Expanding Urban Learning Experiences For Non-Traditional Students

Authors

  • Stella Shiber Ph.D, R.N, C.S.

    1. Stella Shiber is an Associate Dean for Professional Education Programs and Practice, Johns Hopkins University School of Nursing, Baltimore, Maryland.
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Address correspondence to Stella Shiber, Johns Hopkins University School of Nursing, 525 N. Wolfe Street, Baltimore, MD 21205. E-mail: sshiber@son.jhmi.edu

Abstract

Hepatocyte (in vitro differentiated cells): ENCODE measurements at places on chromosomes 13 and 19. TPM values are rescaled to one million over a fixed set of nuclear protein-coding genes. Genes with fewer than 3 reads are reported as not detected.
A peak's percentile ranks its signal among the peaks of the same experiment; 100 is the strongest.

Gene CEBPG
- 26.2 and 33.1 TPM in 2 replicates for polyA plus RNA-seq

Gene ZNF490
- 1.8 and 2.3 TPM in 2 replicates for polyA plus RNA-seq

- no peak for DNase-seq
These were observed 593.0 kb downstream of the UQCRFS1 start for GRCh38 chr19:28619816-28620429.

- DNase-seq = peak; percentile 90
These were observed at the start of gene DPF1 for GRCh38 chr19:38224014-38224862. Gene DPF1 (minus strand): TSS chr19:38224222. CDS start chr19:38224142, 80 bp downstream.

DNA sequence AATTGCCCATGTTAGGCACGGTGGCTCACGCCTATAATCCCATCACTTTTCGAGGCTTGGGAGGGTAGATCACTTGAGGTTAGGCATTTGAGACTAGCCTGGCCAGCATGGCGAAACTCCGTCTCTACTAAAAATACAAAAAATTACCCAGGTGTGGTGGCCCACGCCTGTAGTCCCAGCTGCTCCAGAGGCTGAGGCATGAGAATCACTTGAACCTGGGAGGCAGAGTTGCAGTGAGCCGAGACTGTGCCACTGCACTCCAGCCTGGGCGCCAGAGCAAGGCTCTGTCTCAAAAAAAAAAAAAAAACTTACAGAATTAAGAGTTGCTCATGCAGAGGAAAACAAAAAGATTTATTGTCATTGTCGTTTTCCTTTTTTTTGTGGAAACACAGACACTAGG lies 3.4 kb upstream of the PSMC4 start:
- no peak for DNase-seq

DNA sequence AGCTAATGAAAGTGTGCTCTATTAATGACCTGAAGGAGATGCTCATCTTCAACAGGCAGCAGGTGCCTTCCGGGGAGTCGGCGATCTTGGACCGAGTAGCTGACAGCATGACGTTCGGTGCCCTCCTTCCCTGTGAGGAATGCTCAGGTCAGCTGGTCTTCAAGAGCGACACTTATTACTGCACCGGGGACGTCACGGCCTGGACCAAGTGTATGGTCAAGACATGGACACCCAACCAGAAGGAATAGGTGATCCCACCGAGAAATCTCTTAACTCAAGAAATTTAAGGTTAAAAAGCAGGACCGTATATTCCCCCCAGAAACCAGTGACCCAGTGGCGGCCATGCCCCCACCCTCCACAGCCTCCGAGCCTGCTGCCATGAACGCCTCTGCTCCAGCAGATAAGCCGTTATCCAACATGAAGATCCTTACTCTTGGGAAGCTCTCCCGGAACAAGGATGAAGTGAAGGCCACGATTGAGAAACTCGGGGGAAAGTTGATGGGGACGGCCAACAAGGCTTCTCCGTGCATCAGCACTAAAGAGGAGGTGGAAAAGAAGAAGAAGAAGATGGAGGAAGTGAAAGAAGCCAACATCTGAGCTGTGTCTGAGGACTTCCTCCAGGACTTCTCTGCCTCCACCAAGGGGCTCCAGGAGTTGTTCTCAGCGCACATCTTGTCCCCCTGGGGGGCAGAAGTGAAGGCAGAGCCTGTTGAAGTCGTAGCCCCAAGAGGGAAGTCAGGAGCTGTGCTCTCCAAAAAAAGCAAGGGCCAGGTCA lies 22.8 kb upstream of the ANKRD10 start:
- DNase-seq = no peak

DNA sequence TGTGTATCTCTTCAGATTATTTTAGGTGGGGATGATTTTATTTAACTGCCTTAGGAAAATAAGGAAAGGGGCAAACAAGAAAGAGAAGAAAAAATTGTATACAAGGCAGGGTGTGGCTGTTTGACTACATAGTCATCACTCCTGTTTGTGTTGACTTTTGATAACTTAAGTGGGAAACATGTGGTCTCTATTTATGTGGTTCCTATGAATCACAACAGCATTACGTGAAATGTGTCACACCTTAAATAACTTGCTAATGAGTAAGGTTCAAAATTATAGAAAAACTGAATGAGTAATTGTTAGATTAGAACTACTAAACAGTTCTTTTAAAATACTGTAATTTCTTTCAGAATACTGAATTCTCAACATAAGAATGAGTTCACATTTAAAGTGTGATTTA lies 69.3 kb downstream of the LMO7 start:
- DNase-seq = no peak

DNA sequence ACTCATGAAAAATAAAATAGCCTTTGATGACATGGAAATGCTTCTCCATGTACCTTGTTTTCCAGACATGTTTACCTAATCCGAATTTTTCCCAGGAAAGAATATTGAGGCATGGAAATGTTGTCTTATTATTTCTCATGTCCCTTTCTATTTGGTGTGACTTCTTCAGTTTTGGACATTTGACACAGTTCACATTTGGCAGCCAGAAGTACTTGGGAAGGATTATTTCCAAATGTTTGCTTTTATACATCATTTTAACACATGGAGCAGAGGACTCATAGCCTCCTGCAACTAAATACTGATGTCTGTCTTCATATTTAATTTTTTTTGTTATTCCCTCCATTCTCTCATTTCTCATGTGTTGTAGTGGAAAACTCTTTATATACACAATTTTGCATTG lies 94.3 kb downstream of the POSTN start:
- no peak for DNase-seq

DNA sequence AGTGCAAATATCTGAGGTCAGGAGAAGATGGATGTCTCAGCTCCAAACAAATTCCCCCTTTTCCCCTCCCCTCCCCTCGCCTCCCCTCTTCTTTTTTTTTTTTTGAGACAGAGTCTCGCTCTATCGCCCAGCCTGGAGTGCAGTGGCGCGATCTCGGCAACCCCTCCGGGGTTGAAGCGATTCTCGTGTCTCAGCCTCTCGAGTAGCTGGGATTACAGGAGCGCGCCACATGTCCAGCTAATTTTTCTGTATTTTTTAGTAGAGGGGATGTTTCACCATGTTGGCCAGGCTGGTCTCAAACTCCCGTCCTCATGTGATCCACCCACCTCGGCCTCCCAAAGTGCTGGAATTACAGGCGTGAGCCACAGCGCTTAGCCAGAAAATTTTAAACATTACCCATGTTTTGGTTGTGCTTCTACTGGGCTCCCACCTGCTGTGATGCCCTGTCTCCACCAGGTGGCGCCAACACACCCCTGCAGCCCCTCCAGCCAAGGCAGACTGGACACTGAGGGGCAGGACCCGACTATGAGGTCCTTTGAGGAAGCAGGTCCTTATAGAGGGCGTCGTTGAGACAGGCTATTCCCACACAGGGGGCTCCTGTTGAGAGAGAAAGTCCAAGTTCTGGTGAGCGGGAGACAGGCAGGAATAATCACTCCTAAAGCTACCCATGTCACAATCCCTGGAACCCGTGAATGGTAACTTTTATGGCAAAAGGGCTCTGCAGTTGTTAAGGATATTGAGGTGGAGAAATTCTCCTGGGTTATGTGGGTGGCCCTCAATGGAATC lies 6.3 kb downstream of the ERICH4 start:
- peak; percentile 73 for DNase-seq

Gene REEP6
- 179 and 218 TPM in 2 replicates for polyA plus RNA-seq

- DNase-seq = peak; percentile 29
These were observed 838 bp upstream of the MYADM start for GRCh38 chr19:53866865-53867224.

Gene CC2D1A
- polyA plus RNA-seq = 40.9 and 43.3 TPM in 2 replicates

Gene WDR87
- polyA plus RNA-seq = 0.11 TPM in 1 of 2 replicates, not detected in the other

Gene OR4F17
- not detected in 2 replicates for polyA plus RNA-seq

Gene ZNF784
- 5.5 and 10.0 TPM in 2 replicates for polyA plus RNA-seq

Educating nurses in the motivation and ability to provide appropriate and quality health care to urban inner-city residents with complex and multiple health problems has been a continuing challenge to academic institutions. Recruiting appropriate students and providing meaningful learning experiences is the first of many challenges. Understanding and addressing the many barriers to accessing health services is an important learning outcome. Successful providers with underserved populations have been found to have a strong sense of service to humanity and pride in making a difference and have thrived on the challenges of creatively using limited resources to deal with their patients' complex needs. Establishing a Returned Peace Corps Fellows program and a community health nursing track within the undergraduate program in nursing has provided some successes and additional answers. While studying for a professional degree, the Fellows are placed in a service position to integrate their Peace Corps experiences into new professional learning as it is taking place and to earn a stipend to assist with the cost of their education. This has led to the development of a community health nursing track in the undergraduate program, a combination of required-for credit courses, credit-earning enrichment and independent study experiences, and stipend-earning clinical experiences outside the curriculum.

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